However, when I started my list of things I’ve done (small list: efolios, mental wellness, tech as mobile differentiator), it felt awkward. Because I know I didn’t do things in isolation. There is always a team both in real time and asynchronous. And when I was making a list….well….I didn’t like how it felt like a list of brags.

So instead, for now, I’m just going to do a tease for what I think is “next” as we further personalize learning journeys.

And at first it seems scary….

But….

Imagine. Every. Student. Has. An.

IEP…..(Individual Education Plan)

A) because they kinda do already and

B) if it’s good for our most vulnerable learners…..it should be good for all (I’ll reference where I steal this mindset from when you see me face to face….!)

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Day 16 (of 187) #toughtuesday – why I dislike long weekends

Day 16 (of 187) #toughtuesday – why I dislike long weekends

This last weekend had two professional learning days: Friday was what we on the west coast call a Pro-D day (professional development) while Monday was a Curriculum Implementation Day as we make some final adjustments to BCs “new” curriculum – http://www.curriculum.gov.bc.ca

And sure there are some that appreciate the “long weekend” during the school startup month. I just know that for many of our learners, that time away is “too long”.

For our learners who need consistency, long weekends are hard. The rhythm of the school week starts to feel right and then they get bonus time in their preferred environment: “not school”. And much like NASA, re-entry can be complex.

It’s hard being away from home. It’s hard getting re-used to the crowds and bells, sounds and smells, and the predictable unpredictability that is “school”.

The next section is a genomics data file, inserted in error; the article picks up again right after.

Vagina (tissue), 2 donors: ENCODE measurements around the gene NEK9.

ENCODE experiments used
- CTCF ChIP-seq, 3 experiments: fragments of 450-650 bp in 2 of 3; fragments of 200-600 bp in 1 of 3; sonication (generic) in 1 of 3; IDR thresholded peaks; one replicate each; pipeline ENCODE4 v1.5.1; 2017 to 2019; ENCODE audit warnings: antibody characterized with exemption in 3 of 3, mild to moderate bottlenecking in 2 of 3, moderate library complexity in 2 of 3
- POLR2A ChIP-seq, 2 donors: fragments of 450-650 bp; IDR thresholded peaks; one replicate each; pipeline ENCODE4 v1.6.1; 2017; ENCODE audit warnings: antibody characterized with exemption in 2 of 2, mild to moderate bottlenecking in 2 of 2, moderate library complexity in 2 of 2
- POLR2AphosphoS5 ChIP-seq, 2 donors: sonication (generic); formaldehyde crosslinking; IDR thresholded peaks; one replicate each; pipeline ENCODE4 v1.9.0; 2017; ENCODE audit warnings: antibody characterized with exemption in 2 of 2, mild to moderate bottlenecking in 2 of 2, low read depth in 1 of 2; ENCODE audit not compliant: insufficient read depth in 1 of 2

It’s why I try to be around the school as much as possible (and still wonder why when you do a reminder about something, that something is always central on some kids minds and they have to do it – in today’s case “building bases” – which is fine – “using parts from other bases” – which is not well received.

It’s why I appreciate the visual schedules in some (soon to be: all?) classrooms so that when students get de-regulated, we can use a photo of the schedule in order to help re-connect a learner with “where they need to be” – even though we are all very aware that may not be where they want to be.

It’s also why I set up some “Buddha Boards” in my office

And prepared to blend proactivity: popping around rooms – but not going in because my presence may prompt some to suddenly need an escape and visit to the principals office….blended with reactivity with my phone on and close to me so that I could respond to any emergency texts.

Of course I had some expected visitors come to work with me and as I suspected, had some new students show up on my radar.

Sigh. Tuesday’s after a long weekend always mean that my “gotta do” pile gets a little taller because there are always some higher priorities to connect with – such as helping a girl get her bike home because while riding on the weekend was fun and getting to and from school was easy (and no hills!!) the reality after the day after a long weekend suddenly made the regular route scary and dangerous. No judgements. I get it that one days success does not always transfer to the next day. That’s what we work on the next day!